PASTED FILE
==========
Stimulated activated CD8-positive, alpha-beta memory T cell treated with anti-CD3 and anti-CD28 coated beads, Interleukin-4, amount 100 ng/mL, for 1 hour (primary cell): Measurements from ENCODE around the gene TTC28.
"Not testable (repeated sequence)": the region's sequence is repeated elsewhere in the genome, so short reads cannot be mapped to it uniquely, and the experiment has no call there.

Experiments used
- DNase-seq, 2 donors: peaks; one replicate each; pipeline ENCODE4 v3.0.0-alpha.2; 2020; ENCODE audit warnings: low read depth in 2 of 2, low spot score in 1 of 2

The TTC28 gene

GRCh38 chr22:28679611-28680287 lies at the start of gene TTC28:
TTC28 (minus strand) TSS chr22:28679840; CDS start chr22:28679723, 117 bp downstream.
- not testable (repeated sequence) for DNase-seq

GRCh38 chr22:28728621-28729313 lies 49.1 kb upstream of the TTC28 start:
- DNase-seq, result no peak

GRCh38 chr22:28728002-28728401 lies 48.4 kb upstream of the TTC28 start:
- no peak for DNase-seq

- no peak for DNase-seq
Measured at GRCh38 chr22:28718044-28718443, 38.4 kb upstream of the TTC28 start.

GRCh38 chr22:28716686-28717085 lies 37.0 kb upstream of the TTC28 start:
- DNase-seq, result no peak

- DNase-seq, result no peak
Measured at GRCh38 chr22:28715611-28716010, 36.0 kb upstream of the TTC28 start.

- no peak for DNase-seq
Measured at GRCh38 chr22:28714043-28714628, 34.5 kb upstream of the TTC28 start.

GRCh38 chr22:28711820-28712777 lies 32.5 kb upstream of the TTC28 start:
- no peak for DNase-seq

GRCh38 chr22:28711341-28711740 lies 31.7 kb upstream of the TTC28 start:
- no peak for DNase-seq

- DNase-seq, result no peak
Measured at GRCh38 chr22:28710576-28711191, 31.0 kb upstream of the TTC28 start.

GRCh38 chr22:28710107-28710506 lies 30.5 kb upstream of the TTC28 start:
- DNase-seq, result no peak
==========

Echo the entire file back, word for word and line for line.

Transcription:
Stimulated activated CD8-positive, alpha-beta memory T cell treated with anti-CD3 and anti-CD28 coated beads, Interleukin-4, amount 100 ng/mL, for 1 hour (primary cell): Measurements from ENCODE around the gene TTC28.
"Not testable (repeated sequence)": the region's sequence is repeated elsewhere in the genome, so short reads cannot be mapped to it uniquely, and the experiment has no call there.

Experiments used
- DNase-seq, 2 donors: peaks; one replicate each; pipeline ENCODE4 v3.0.0-alpha.2; 2020; ENCODE audit warnings: low read depth in 2 of 2, low spot score in 1 of 2

The TTC28 gene

GRCh38 chr22:28679611-28680287 lies at the start of gene TTC28:
TTC28 (minus strand) TSS chr22:28679840; CDS start chr22:28679723, 117 bp downstream.
- not testable (repeated sequence) for DNase-seq

GRCh38 chr22:28728621-28729313 lies 49.1 kb upstream of the TTC28 start:
- DNase-seq, result no peak

GRCh38 chr22:28728002-28728401 lies 48.4 kb upstream of the TTC28 start:
- no peak for DNase-seq

- no peak for DNase-seq
Measured at GRCh38 chr22:28718044-28718443, 38.4 kb upstream of the TTC28 start.

GRCh38 chr22:28716686-28717085 lies 37.0 kb upstream of the TTC28 start:
- DNase-seq, result no peak

- DNase-seq, result no peak
Measured at GRCh38 chr22:28715611-28716010, 36.0 kb upstream of the TTC28 start.

- no peak for DNase-seq
Measured at GRCh38 chr22:28714043-28714628, 34.5 kb upstream of the TTC28 start.

GRCh38 chr22:28711820-28712777 lies 32.5 kb upstream of the TTC28 start:
- no peak for DNase-seq

GRCh38 chr22:28711341-28711740 lies 31.7 kb upstream of the TTC28 start:
- no peak for DNase-seq

- DNase-seq, result no peak
Measured at GRCh38 chr22:28710576-28711191, 31.0 kb upstream of the TTC28 start.

GRCh38 chr22:28710107-28710506 lies 30.5 kb upstream of the TTC28 start:
- DNase-seq, result no peak